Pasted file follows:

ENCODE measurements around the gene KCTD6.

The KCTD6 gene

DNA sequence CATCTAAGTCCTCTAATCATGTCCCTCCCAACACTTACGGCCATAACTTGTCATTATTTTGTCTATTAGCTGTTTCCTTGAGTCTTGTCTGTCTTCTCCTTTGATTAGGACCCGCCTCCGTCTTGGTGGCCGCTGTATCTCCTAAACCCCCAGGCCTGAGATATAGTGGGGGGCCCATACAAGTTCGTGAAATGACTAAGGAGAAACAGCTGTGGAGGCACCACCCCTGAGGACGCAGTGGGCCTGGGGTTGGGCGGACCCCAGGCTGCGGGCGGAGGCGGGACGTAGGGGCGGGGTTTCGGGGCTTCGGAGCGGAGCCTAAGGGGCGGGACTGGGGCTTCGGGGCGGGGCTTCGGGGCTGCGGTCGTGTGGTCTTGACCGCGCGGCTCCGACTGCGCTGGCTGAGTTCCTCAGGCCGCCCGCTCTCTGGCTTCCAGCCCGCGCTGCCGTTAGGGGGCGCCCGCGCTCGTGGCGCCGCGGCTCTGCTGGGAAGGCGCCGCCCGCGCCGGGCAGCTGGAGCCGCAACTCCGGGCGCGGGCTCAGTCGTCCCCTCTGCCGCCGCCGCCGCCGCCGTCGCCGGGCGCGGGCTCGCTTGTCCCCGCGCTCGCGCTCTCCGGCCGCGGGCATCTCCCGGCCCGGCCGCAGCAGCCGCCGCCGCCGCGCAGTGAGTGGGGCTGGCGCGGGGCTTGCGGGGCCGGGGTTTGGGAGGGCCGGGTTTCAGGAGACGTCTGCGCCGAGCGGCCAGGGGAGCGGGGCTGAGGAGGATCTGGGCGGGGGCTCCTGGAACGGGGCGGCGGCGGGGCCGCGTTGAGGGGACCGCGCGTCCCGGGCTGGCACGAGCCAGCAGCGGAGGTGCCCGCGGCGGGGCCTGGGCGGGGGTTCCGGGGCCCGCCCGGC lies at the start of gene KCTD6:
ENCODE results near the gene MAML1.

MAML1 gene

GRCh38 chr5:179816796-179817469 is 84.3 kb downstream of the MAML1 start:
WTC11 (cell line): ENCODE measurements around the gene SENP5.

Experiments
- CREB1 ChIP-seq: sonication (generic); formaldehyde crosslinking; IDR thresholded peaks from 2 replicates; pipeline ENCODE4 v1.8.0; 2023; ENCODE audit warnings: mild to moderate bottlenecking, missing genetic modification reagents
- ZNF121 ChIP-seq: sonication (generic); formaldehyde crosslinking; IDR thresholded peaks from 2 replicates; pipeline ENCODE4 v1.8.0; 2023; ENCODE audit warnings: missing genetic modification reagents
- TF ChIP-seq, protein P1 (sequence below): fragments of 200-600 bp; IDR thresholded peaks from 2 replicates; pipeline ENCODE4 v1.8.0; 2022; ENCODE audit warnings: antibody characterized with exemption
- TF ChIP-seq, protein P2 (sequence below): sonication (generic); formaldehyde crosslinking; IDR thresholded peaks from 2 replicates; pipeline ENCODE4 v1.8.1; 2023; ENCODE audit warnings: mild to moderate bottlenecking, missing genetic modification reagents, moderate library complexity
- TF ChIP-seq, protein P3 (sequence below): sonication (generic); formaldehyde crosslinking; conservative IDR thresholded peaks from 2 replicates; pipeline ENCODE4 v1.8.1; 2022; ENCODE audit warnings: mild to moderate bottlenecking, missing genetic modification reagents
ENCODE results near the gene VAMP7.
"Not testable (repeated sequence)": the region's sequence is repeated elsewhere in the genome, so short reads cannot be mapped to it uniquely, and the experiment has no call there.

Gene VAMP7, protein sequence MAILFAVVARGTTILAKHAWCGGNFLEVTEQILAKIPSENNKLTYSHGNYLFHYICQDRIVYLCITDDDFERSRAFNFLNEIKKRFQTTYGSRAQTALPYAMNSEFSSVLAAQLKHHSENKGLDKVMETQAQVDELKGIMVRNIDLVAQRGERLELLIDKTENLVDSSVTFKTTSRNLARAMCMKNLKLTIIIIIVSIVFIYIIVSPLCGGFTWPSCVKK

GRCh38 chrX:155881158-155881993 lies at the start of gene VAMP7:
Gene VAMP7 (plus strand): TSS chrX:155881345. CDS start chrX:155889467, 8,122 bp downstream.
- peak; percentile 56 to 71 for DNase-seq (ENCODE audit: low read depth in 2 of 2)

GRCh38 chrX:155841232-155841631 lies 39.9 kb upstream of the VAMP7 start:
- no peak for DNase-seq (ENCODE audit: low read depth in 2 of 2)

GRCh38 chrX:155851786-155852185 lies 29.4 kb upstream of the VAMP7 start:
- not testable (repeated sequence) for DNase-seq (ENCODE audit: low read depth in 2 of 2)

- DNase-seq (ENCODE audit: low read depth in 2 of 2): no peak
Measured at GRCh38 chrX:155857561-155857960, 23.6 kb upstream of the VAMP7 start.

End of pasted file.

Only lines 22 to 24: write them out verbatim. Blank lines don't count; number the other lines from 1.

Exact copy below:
GRCh38 chrX:155851786-155852185 lies 29.4 kb upstream of the VAMP7 start:
- not testable (repeated sequence) for DNase-seq (ENCODE audit: low read depth in 2 of 2)

- DNase-seq (ENCODE audit: low read depth in 2 of 2): no peak